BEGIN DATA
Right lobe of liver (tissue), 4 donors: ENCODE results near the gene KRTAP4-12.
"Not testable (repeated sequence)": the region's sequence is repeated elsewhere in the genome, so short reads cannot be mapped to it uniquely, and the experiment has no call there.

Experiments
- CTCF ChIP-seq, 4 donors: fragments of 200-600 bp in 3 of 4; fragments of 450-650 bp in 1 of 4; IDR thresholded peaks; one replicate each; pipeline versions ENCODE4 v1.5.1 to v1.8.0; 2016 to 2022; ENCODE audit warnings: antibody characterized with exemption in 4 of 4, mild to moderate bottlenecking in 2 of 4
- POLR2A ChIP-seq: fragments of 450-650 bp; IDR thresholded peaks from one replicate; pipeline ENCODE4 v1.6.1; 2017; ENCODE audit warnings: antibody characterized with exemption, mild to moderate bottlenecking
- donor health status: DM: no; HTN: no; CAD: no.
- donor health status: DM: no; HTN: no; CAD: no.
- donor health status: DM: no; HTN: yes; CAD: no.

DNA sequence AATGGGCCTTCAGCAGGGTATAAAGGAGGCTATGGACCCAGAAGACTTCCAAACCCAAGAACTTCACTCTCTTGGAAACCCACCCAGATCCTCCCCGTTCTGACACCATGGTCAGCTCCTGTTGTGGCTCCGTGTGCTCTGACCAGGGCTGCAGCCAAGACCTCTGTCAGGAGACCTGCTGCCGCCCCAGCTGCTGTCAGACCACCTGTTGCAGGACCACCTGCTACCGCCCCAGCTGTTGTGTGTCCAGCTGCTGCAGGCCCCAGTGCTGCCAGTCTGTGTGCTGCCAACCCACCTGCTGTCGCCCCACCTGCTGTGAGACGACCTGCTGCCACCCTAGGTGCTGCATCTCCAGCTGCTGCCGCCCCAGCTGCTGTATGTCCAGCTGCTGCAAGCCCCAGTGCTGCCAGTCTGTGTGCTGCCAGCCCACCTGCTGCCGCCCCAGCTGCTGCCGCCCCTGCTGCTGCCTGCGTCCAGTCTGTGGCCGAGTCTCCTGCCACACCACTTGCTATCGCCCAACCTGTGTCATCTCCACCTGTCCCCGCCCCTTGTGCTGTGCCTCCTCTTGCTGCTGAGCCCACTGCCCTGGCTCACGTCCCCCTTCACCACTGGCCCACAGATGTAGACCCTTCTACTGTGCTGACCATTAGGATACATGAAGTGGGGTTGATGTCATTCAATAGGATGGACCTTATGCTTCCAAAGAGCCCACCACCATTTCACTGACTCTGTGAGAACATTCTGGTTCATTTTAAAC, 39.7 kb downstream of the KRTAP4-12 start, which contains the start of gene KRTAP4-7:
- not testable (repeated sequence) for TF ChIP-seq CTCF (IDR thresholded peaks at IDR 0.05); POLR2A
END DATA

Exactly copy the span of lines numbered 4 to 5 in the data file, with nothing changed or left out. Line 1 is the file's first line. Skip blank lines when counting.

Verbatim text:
- CTCF ChIP-seq, 4 donors: fragments of 200-600 bp in 3 of 4; fragments of 450-650 bp in 1 of 4; IDR thresholded peaks; one replicate each; pipeline versions ENCODE4 v1.5.1 to v1.8.0; 2016 to 2022; ENCODE audit warnings: antibody characterized with exemption in 4 of 4, mild to moderate bottlenecking in 2 of 4
- POLR2A ChIP-seq: fragments of 450-650 bp; IDR thresholded peaks from one replicate; pipeline ENCODE4 v1.6.1; 2017; ENCODE audit warnings: antibody characterized with exemption, mild to moderate bottlenecking